And then, you know, for my final summer, before I graduated, I interned at a, at a consulting firm. Again, just to kind of dip my toes in, like, what do I want to do after college? What do I, where do I want to go, let me just see what's out there, see what kind of work I might be interested in. And so I interned at a consulting firm.
So yeah, and just, um, you know, nothing too crazy. But, um, and then, of course, like visiting friends, right, just kind of staying in touch with people. And the thing about UVA is a lot, obviously, a lot of students are from Virginia, right. So. So a lot of my friends were pretty local. But I, you know, I had a couple friends in Philly, a couple friends in New York. So it was nice to, you know, not have to travel to Florida, to hang out with your friends, but also get a little, you know, new, fresh scenery in there over the summer. So.
Venkat Raman 32:30
You need to get recharged.
Venkat Raman 32:36
Now, I want to ask you about your major, I mean, English, I know you, you kind of probably grew up with that level of passion. So talk a little bit about that, picking that as a major. And, you know, also your thinking around this time about what you wanted to do next, you know, from young summers and English majors. So where, where do you think you were going?
So maybe first about English, majoring in English Language and Literature?
Yeah, you know, I think at the time, I didn't want to, obviously, you know, loved reading love writing since the beginning of time, of course. But, um, you know, I thinking about a major, I think I approached it from a standpoint of not wanting to box myself in too much, you know, to a particular field, because I wasn't sure what I wanted to do I but I knew that, you know, with any job that I took, or any sort of career path that I pursued, you know, everybody wants a good communicator, everybody wants a good writer. Everybody wants somebody that's gonna think critically.
Yeah, and yeah, and so that's kind of why I stuck with that. And then again, right, like, just being able to, you know, spend your days reading. Yeah, you know, was was pretty cool. But, but I think, thinking ahead, you know, I really did want to kind of give myself a little flexibility once I got out of college and and to be able to put something on my resume, at least this was the thinking right, to put something on my resume that seemed, you know, broad enough, that it would help me get a job, you know. And so that's what I, that was kind of my thinking there. And I, I mean, I loved being in the English major was, it was great. So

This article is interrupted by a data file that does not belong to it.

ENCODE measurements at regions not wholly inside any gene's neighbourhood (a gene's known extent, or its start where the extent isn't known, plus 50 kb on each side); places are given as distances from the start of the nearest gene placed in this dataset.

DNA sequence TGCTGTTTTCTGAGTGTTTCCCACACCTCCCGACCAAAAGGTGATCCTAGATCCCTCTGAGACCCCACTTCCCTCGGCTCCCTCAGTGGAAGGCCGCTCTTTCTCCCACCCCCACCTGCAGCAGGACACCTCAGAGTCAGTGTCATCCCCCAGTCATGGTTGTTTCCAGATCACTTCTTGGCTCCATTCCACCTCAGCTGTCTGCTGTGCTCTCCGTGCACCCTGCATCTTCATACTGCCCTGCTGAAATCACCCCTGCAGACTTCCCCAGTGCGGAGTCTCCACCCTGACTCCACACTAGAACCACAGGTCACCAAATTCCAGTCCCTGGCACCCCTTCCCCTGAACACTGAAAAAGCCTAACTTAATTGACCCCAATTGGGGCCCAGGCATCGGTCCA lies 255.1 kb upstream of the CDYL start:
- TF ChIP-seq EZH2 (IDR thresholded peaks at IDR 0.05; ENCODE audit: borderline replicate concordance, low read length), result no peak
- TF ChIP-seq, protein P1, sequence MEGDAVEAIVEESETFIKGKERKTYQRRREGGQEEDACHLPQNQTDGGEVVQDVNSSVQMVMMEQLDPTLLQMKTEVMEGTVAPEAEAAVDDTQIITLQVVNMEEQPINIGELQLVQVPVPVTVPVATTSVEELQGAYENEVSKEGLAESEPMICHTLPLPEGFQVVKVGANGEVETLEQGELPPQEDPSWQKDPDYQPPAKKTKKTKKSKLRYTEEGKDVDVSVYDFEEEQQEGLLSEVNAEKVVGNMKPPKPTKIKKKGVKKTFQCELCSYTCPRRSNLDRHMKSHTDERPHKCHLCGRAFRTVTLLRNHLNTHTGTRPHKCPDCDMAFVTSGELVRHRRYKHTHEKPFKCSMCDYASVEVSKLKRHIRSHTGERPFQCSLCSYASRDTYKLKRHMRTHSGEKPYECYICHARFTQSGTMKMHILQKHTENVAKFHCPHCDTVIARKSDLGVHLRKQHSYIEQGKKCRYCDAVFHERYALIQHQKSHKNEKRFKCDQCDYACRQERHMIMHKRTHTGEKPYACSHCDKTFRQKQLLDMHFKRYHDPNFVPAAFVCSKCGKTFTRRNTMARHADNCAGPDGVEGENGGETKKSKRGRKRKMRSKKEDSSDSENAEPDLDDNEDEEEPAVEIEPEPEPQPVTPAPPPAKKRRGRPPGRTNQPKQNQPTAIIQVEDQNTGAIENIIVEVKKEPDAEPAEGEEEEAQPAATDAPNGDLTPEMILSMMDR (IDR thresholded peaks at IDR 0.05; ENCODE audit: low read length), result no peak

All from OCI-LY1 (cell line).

Venkat Raman 34:36
What were you thinking about what you wanted to do? What was your frame of mind around a career or a job at that time?
Yeah, you know, it's, it's funny, and sometimes I still think this, that was just so interesting. I really enjoyed the concept of journalism, I thought, at some point, maybe I want it to be Reporter I love sports. So I was thinking, Oh, yes, sports report, I'll go work for ESPN or something like that. And, you know, just wanting to make sure that I have the strong communication skills behind me. And, you know, so I was thinking kind of journalism. And then I also, when I was in high school, I, I did some internships on the Hill.
So I in turn, I was a summer intern before college for Congresswoman Eleanor Holmes Norton. I was also a page for summer, when, when the page program existed, yes. You know, and so I thought, maybe politics, maybe, you know, maybe working as a, you know, in communications for a member of Congress. Right. But then, you know, politics. So I went, you know, I decided that wasn't quite it. So I, I was glad that I kind of stuck with, you know, the more so called general English degree that they would keep, keep some options open. And I ended up in fundraising for a while, you know, doing initially grants, then I did some fundraising for a nonprofit, and then I ended up at the Smithsonian actually doing fundraising there. And, and ultimately, communications for common app. So.
Venkat Raman 36:45
So it worked out well.
It worked out.
Venkat Raman 36:52
So how do you think UVA has impacted what you've done after college?
Yeah, I mean, I'll say it again, I think for one thing, you know, just learning how to be a good communicator, right, just continue, you know, strengthening those those muscles, of course, but I think one of the things that was great, I think about both UVA, and Fairfield having those very different experiences, kind of helped to strengthen that muscle of flexibility, right? Kind of being able to adapt, and, you know, they say the only constant is change, right? So yeah, I'm just I think, being forced to adapt quickly, in those years after high school, I think is a good muscle to have, right?
Change is gonna come, you know, and being able to move and shift I think, is just so critical. Not everybody likes change, not even likes change, but can handle change, right. And I think, you know, having that transition, from high school to Fairfield, Fairfield to UVA, really kind of strengthen that muscle in those muscles.